Treatment that may help you have a baby includes:
- medicine or hormone treatment
- specialist fertility treatment like IVF
Getting fertility treatment
The first step in getting tests and treatment is to talk to your GP. Your GP may give you advice about lifestyle changes that will help you get pregnant.
They may also refer you for tests and treatment.
These may be at a regional fertility hub - if you meet the criteria for getting a referral.
These are separate from the criteria to access specialist fertility treatment like free IVF.
You can also get treatment privately - this is when you pay for it or your insurance company pays for part of it.
Lifestyle changes to improve your fertility
Your GP or fertility specialist may recommend you make lifestyle changes to improve your chances of having a baby.
- having a healthy weight
- getting help to quit smoking
- reducing the amount of alcohol you drink
- stopping any illegal or performance-enhancing drugs such as anabolic steroids
- reducing stress
Having enough sex
If you are not having enough regular sex your GP or specialist will recommend you have regular sex. This means having sex every 2 to 3 days.
Types of fertility treatment
Your specialist will discuss your treatment options with you when they get your test results.
Fertility treatment for women
Surgery and medicine may be used to treat causes of fertility problems in women.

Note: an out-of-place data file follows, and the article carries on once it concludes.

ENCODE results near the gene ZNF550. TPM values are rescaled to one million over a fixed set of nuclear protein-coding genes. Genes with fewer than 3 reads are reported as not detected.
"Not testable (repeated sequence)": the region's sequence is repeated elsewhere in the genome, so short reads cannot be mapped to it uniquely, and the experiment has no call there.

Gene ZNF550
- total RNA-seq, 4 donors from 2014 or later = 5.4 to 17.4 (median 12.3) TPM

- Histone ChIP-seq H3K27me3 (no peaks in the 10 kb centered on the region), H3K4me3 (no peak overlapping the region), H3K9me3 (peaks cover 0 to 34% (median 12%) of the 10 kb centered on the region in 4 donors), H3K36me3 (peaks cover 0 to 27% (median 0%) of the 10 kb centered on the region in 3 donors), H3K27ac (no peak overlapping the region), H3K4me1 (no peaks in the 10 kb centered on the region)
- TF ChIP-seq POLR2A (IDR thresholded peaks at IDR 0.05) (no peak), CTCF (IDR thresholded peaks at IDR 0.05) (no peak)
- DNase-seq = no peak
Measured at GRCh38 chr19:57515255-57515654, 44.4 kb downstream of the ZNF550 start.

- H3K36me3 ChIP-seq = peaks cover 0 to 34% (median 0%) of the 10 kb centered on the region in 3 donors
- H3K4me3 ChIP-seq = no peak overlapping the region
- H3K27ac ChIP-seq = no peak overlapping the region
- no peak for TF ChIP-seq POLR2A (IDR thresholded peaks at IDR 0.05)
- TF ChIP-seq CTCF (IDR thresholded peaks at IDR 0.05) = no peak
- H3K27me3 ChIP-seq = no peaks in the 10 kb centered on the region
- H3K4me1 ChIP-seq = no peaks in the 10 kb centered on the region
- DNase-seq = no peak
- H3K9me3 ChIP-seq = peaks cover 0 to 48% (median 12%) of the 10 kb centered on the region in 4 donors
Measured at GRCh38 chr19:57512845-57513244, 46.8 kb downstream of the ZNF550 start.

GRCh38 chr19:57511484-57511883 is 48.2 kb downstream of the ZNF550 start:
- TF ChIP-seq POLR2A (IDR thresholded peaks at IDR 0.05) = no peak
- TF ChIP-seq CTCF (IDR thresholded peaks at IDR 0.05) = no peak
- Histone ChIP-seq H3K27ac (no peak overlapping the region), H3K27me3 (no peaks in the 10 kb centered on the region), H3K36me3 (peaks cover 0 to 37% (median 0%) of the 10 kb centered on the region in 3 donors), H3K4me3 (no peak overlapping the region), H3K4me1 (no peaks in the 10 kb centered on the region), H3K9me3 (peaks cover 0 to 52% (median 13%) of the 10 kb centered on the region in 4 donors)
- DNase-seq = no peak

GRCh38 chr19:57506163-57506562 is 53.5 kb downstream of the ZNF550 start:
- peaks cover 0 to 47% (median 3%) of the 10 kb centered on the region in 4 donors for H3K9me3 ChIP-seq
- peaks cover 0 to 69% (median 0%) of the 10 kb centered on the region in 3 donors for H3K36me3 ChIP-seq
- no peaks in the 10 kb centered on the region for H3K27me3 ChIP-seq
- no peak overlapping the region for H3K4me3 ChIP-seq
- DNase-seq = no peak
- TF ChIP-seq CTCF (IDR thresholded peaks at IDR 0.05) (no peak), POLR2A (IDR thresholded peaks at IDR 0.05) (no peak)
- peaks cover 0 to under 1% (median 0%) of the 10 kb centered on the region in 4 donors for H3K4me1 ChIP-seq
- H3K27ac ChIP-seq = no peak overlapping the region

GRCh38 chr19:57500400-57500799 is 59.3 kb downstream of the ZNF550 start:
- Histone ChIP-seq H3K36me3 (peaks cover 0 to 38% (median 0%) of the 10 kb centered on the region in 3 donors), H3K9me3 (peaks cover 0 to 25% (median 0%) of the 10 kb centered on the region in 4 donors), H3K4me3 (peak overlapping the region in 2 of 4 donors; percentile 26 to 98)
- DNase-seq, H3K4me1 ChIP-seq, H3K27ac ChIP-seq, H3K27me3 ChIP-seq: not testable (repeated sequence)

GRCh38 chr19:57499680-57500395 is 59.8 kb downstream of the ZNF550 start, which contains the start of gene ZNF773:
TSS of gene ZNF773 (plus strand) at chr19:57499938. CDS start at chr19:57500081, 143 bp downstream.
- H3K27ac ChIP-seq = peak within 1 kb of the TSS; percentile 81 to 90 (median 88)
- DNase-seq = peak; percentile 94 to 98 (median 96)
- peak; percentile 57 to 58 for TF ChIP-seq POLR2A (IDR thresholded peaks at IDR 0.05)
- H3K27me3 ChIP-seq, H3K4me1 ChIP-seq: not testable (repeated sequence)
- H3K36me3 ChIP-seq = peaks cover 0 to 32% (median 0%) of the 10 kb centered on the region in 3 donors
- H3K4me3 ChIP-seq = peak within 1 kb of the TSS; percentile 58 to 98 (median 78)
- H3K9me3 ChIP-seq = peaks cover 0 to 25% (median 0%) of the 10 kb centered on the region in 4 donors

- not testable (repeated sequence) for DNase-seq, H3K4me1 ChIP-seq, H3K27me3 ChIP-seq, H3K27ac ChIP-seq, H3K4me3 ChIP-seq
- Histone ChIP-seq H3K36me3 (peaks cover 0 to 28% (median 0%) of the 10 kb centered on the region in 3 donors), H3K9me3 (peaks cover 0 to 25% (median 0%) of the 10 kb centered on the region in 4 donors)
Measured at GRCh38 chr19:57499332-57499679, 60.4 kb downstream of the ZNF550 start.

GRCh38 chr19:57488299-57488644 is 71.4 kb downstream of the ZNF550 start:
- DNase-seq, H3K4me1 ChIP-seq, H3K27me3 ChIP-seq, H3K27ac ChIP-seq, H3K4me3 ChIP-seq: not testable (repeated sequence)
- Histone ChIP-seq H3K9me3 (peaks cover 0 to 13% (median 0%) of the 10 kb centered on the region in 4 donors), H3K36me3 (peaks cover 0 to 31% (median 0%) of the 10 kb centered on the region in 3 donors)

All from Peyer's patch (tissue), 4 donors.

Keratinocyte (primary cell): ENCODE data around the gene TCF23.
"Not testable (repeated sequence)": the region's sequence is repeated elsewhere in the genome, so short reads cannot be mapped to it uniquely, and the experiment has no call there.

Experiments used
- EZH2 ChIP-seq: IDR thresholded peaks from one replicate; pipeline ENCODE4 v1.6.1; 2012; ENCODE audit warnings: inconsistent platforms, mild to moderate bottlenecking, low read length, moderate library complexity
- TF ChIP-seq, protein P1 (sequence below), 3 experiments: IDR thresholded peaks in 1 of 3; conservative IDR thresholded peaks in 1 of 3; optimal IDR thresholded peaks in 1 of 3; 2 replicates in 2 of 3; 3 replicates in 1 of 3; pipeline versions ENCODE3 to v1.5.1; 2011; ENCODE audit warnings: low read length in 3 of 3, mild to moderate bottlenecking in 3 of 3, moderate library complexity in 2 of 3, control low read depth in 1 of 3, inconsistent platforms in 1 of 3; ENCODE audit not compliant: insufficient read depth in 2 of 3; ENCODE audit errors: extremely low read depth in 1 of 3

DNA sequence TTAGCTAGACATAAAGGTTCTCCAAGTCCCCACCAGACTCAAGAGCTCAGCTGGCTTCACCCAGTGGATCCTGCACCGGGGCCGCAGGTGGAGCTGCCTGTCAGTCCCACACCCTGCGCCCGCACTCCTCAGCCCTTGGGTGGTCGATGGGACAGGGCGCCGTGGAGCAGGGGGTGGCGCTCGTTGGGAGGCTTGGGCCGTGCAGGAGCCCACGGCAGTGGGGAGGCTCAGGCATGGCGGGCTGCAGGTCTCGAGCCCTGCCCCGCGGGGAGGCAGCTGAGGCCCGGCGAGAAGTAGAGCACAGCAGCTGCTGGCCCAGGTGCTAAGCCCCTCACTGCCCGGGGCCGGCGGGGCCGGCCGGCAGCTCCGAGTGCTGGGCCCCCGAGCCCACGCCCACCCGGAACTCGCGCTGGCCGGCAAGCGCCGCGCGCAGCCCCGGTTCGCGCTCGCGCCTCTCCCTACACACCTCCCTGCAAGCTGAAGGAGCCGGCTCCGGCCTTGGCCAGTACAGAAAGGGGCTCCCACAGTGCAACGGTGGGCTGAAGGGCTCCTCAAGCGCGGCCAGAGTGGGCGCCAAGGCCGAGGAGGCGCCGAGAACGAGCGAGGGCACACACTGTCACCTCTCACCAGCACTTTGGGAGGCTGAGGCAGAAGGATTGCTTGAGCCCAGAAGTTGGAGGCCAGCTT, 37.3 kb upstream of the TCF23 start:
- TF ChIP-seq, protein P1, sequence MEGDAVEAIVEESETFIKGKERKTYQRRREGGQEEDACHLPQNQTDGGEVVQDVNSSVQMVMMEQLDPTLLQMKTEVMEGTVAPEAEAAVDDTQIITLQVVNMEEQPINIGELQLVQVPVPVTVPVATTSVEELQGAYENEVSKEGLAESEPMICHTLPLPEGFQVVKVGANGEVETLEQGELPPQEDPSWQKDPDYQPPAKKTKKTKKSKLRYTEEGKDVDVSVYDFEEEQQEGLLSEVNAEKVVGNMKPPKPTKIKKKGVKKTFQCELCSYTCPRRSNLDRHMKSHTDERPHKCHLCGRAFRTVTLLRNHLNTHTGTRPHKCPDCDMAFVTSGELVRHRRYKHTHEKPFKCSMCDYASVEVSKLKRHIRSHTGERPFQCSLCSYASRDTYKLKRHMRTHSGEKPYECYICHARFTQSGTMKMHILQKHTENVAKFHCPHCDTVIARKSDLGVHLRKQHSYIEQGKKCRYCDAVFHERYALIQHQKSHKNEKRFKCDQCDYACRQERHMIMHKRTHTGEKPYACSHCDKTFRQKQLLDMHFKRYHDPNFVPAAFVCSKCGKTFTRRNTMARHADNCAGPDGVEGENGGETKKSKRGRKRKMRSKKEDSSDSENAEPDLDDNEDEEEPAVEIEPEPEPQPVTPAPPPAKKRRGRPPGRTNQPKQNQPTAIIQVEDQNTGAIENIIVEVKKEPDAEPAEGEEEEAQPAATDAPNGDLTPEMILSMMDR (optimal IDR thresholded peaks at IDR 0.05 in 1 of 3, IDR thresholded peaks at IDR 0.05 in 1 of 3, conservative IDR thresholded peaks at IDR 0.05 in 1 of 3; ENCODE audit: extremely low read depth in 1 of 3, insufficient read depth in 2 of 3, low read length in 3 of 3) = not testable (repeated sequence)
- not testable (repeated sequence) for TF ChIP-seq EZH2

You may need surgery to treat:
- ovarian cysts
- tubal disease
- pelvic scarring
This is usually done using keyhole surgery.
If you are not ovulating regularly, you may be given medicine to help you ovulate.
These are usually tablets or injections to stimulate the development and release of eggs.
Some medicines may cause side effects, such as nausea, vomiting, headaches and hot flushes.
Your cycle may be tracked by ultrasound to find the best time to try to conceive.
Polycystic ovary syndrome (PCOS)
If you have PCOS, treatment for it can increase your chances of becoming pregnant.
This includes losing weight if you have a body mass index (BMI) over 25.
Fertility treatment for men
Surgery and medicine may be used to treat the cause of fertility problems in men.
If you have a varicocele (swollen veins in your testicles) you can get surgery to improve your fertility. But not all men with this will need surgery.